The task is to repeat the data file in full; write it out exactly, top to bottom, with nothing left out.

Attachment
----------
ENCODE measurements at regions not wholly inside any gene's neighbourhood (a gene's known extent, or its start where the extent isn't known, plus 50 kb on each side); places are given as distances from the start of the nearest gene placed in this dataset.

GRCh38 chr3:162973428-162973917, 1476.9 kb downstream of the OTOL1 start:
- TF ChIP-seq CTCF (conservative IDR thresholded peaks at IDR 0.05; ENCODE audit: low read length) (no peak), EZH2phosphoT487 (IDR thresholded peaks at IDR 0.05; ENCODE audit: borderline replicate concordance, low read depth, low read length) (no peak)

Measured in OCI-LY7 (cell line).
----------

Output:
ENCODE measurements at regions not wholly inside any gene's neighbourhood (a gene's known extent, or its start where the extent isn't known, plus 50 kb on each side); places are given as distances from the start of the nearest gene placed in this dataset.

GRCh38 chr3:162973428-162973917, 1476.9 kb downstream of the OTOL1 start:
- TF ChIP-seq CTCF (conservative IDR thresholded peaks at IDR 0.05; ENCODE audit: low read length) (no peak), EZH2phosphoT487 (IDR thresholded peaks at IDR 0.05; ENCODE audit: borderline replicate concordance, low read depth, low read length) (no peak)

Measured in OCI-LY7 (cell line).